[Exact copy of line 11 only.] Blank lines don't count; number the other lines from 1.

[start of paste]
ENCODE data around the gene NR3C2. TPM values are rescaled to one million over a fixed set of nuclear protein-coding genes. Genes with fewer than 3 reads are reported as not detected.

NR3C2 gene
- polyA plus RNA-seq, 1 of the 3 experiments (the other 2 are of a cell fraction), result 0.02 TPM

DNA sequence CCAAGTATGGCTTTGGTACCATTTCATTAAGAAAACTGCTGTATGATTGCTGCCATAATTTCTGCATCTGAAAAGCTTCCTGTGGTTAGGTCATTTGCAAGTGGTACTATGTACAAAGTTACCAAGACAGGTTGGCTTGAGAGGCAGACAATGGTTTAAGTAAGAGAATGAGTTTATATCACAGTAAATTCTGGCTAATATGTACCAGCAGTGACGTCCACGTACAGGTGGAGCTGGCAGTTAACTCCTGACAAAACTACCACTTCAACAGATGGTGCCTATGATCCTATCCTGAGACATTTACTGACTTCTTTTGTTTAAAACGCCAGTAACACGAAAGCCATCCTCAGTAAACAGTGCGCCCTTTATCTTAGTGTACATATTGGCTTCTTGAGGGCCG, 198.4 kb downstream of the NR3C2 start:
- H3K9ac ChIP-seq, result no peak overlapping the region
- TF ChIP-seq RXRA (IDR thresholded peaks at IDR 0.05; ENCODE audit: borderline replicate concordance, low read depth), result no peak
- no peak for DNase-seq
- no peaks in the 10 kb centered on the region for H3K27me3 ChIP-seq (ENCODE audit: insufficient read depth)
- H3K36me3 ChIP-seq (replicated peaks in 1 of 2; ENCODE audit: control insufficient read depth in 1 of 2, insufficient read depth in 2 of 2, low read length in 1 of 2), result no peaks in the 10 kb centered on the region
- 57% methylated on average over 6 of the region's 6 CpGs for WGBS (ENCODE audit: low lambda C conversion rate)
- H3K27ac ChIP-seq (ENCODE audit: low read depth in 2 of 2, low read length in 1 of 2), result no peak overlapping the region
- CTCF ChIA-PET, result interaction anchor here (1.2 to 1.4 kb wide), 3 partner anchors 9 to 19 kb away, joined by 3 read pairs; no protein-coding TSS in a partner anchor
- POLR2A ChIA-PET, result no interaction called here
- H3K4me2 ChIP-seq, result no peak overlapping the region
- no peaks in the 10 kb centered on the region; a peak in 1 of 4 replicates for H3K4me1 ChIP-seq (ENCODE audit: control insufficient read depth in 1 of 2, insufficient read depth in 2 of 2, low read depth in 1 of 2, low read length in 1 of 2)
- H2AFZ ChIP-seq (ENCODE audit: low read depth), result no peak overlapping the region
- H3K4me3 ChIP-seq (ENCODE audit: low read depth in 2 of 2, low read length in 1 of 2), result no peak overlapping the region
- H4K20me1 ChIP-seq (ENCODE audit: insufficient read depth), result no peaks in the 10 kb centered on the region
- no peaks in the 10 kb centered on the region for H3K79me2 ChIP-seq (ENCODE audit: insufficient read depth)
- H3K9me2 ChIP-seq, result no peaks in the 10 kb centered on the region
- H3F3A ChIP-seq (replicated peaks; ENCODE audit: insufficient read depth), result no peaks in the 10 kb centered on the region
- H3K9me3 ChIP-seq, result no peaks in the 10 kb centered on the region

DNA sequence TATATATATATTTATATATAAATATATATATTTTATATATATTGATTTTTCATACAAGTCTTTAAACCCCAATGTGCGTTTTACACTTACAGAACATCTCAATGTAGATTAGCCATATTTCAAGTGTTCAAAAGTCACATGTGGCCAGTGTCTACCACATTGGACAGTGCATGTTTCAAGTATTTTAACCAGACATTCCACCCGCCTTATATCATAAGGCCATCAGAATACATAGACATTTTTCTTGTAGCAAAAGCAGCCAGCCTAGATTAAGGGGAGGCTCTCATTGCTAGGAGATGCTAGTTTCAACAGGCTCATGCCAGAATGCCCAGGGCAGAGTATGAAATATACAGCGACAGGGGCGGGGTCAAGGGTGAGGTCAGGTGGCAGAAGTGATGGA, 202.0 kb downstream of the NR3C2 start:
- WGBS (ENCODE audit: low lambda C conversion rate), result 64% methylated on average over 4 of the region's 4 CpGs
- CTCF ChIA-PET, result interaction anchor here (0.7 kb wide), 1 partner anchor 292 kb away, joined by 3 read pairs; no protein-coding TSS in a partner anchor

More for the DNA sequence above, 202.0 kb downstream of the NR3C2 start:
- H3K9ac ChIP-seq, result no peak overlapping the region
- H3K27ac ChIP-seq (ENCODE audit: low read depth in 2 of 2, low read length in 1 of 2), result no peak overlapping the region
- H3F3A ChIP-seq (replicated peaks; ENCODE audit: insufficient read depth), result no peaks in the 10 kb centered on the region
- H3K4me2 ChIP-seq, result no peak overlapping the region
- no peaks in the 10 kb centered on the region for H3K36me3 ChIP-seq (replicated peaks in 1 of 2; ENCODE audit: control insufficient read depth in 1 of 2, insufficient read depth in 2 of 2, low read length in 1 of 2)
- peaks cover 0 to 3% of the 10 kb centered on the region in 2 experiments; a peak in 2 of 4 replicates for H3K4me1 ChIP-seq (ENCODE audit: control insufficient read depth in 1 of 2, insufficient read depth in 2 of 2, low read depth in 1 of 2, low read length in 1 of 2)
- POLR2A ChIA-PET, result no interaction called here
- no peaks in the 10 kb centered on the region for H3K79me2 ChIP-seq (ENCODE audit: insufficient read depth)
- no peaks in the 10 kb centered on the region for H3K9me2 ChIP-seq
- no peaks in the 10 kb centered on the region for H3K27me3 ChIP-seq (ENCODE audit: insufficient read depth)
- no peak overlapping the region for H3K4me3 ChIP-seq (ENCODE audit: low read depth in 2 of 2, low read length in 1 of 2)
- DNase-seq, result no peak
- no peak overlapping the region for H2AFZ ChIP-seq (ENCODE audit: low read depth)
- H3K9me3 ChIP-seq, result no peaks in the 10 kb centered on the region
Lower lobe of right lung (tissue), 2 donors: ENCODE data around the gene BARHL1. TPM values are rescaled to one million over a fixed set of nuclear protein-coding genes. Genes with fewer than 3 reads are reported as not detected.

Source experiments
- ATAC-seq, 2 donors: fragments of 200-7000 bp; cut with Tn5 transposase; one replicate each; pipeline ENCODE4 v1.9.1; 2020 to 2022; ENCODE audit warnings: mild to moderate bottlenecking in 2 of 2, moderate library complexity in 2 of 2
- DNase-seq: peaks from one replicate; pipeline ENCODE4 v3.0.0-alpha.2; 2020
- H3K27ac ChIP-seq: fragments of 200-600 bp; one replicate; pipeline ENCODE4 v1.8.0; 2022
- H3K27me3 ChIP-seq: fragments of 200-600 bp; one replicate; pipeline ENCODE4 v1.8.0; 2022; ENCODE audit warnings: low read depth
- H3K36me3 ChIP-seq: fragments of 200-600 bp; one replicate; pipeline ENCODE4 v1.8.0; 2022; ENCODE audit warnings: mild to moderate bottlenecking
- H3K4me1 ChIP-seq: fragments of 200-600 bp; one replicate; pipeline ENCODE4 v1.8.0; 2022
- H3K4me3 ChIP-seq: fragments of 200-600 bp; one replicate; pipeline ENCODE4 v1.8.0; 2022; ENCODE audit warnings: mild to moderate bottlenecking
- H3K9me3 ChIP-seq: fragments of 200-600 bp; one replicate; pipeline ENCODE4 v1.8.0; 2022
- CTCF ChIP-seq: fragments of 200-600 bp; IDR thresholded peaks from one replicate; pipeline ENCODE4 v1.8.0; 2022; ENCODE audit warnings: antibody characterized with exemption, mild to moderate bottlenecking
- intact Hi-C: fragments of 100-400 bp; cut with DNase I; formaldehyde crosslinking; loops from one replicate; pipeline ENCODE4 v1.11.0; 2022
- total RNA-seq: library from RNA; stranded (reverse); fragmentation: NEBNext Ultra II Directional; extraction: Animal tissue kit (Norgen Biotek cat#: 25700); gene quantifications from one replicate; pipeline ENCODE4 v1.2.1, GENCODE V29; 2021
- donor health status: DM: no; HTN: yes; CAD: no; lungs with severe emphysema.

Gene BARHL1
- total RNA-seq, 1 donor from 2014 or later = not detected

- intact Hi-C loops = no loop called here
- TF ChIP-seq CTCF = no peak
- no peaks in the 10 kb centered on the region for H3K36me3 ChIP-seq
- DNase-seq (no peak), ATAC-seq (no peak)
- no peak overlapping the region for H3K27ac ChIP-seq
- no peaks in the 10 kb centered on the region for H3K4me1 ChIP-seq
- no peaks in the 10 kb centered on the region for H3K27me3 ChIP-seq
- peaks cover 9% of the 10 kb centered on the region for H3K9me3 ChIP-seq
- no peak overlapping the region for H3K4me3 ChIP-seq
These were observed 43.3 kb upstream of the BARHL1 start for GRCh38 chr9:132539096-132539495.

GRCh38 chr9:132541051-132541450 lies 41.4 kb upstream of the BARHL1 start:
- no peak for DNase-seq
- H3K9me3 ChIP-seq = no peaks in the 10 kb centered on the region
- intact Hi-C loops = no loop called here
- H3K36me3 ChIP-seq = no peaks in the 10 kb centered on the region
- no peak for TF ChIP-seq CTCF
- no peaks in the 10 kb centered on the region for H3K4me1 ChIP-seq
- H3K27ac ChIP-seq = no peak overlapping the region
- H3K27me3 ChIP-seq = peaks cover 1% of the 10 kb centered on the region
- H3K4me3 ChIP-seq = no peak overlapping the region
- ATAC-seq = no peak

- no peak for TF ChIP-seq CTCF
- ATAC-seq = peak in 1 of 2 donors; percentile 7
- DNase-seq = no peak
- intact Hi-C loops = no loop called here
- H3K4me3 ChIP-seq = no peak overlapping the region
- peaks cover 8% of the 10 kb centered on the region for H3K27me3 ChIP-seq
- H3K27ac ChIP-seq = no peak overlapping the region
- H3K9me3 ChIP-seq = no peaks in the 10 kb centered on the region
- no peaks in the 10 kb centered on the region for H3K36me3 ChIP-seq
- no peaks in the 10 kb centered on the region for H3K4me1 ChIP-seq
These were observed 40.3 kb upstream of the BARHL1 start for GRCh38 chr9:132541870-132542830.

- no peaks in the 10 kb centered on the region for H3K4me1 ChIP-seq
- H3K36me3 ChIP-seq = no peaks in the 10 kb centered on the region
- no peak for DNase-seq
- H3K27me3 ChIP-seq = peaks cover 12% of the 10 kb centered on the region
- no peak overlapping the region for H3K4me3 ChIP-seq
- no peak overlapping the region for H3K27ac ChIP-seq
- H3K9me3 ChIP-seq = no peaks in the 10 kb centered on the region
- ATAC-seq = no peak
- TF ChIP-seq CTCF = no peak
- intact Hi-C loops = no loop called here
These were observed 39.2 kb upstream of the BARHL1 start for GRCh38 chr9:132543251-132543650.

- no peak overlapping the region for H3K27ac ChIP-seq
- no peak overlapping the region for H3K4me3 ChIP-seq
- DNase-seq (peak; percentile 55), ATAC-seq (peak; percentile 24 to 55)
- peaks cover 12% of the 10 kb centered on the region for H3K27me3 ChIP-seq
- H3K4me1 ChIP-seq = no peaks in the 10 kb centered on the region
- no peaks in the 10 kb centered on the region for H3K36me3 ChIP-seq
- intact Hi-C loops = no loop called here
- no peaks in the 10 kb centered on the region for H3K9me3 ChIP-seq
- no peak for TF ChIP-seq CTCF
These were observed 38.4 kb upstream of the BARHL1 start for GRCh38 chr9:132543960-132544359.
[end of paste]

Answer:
- H3K27ac ChIP-seq (ENCODE audit: low read depth in 2 of 2, low read length in 1 of 2), result no peak overlapping the region